In a recent German History forum, Paul Lerner offers an interesting aside: “I used the medical Sonderweg as more or less a straw man in my 2003 book on German psychiatry, but I found that even as I refuted it, the need to explain the unique path of German medicine kept arising.”1 These words speak to me, because I used Groener’s biography to refute the rather untenable interpretation of a “feudalized” bourgeoisie in the Kaiserreich, even in the officer corps, but taking down that straw man hasn’t offered a satisfying answer about the meaning of Groener’s middle-class cultural orientations for our understanding of the Imperial German officer corps.

I also used Terence Zuber’s interpretation of Schlieffen’s doctrine and war planning as a foil against which to compare what Groener knew about war before 1914, as well as what he experienced in the opening acts of World War I. In this case, I was somewhat more successful in saying what actually happened and why, but far too much of the analysis and narrative was aimed at Zuber. That was still necessary in 2006, when I completed the thing, but now I am not so sure. At any rate, it can’t be the only point of an article about war planning and conceptions of war in the Great General Staff.

Although it is relatively easy to demolish straw men, I can’t stop there. I also need to offer more viable explanations in their place. I have a fair idea of how to do that in the case of Imperial German war-planning, but I’m less certain about the indirect relationship between class and professionalism that led me to challenge stereotypes of the Wilhelmine officer corps in the first place.

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1 Cornelius Borck et al., “Forum: The ‘German Question’ in the History of Science and the ‘Science Question’ in German History,” German History 29, no. 4 (December 2011): 631.

Catch-Up Reading and Article Idea

Am I the only one who can get years behind on relevant readings? Silly me let teaching and editing get in the way of basic readings. But maybe I’m not the only one who gets behind. As much as I appreciate discussions about how digital scholarship could speed up the dissemination of research results, sometimes I’m quite glad these results come out slowly through journals, and that these journals are available online through the library for me to look at as time permits. I’m trying to get caught back up in a more systematic way, so that I can’t use earning money as an excuse for missing new scholarship on certain topics. Still, we are talking about dead people who aren’t going anywhere, right? And the pace of historical research is slow anyway. Besides, how often are the results of historical research advanced in real time? It’s not like cable news channels and NPR are standing in line to review our output. Even blogging, tweeting, facebooking scholars have their own research projects to do, so that they can’t pay attention to every new development of their colleagues at the moment it occurs.

The Schlieffen Plan debate has been dragging on for over a decade, so maybe I shouldn’t feel too bad that I have only now read Gerhard Gross’s excellent intervention (available in both German and English), in which he explains the whereabouts and wherefores of Schlieffen sources better than anyone I have seen (at least for those deeply emersed immersed in the problem), not to mention addresses Zuber on his own chosen operational turf—albeit with politics as well as incredibly thorough archival work and careful, nuanced analysis. Now I need to make time to explore the differences between his Schlieffen and the one I see Zuber’s other historiographical opponents offering, especially regarding the question of “preventive war” in 1905. But that will have to wait. Right now, I’m more interested in Schlieffen’s image of war, what he imparted to the General Staff, and how. And I’m interested in matching Groener’s timeline against this, because what I’m really trying to get at is the evolution of Wilhelm Groener’s Schlieffen Plan, that is, how he understood and wrote about Schlieffen over the years.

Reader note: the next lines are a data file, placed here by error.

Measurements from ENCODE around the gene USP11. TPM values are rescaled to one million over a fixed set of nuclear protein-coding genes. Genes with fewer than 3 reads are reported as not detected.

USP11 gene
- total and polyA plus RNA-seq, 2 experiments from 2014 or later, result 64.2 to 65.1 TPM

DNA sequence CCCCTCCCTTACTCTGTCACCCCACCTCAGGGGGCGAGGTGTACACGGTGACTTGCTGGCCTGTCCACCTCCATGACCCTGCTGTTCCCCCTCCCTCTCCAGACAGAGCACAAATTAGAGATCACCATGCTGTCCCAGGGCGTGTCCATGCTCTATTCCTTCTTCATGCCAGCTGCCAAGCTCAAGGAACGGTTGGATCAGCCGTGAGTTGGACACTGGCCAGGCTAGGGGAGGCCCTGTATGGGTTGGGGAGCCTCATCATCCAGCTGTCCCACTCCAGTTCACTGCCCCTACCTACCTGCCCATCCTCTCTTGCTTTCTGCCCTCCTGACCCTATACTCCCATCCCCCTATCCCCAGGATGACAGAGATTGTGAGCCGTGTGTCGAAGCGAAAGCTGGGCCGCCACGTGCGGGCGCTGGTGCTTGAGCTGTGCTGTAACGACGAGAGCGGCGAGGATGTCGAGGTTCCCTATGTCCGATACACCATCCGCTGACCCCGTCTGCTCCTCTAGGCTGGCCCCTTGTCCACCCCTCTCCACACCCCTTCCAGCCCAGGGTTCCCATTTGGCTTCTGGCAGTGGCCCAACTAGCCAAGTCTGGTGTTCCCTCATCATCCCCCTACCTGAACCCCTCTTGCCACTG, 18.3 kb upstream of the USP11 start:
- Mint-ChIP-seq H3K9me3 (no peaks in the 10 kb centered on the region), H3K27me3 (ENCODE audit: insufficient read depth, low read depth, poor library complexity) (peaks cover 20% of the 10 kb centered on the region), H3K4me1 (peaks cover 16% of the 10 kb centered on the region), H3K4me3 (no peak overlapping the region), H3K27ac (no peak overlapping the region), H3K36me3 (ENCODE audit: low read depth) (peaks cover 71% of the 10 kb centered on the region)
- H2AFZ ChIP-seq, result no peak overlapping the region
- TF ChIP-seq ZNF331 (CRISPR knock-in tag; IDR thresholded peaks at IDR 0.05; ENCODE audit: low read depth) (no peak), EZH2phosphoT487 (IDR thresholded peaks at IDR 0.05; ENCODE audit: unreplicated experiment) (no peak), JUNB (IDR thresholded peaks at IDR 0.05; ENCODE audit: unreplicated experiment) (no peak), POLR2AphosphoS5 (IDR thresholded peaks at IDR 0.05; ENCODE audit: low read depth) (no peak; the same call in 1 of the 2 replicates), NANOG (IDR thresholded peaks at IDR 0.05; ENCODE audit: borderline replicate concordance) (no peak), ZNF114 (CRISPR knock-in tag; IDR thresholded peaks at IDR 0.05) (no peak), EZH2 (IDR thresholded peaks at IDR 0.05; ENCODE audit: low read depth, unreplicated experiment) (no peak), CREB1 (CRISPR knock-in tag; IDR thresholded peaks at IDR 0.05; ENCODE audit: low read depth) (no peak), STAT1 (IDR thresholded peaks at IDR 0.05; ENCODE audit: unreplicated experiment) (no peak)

By the way, how does “Wilhelm Groener’s Schlieffen Plan” sound for an article title? That’s what I’ve decided I’ll write first.

Dissertation on Internet Archive

Uploading one’s dissertation to the Internet Archive is certainly not for everybody, because publishers will not want to publish something that one can get elsewhere for free. Nonetheless, I took this big step after initially just making it available on GoogleDocs and Dropbox, where I had the freedom to delete the file. After careful consideration, I have concluded that any articles or book I write will be substantially new pieces of scholarship, not just recycled, even when I draw heavily on my empirical findings and analysis.

(I have also uploaded my MA thesis. Two articles I wrote lean heavily on it, but they also integrate a substantial body of new scholarship and reach deeper conclusions, as they should have after the passing of so much time.)

So why not make my research available to the public? I have some unusual freedom in this regard, because I am not looking for a tenure-track teaching job, which means I do not have to fulfill those kinds of requirements. Instead I can continue to engage in scholarship next to my editing and part-time teaching. And I can submit that scholarship to the scrutiny of peer review, which I intend to do, but without worrying about finding time and resources to research and write a monograph.

Want to see my theses? Visit my Writings page, which will get you there. But keep in mind that there is a difference between a thesis and a book. A thesis is written for one’s professors, and a book for a broader audience.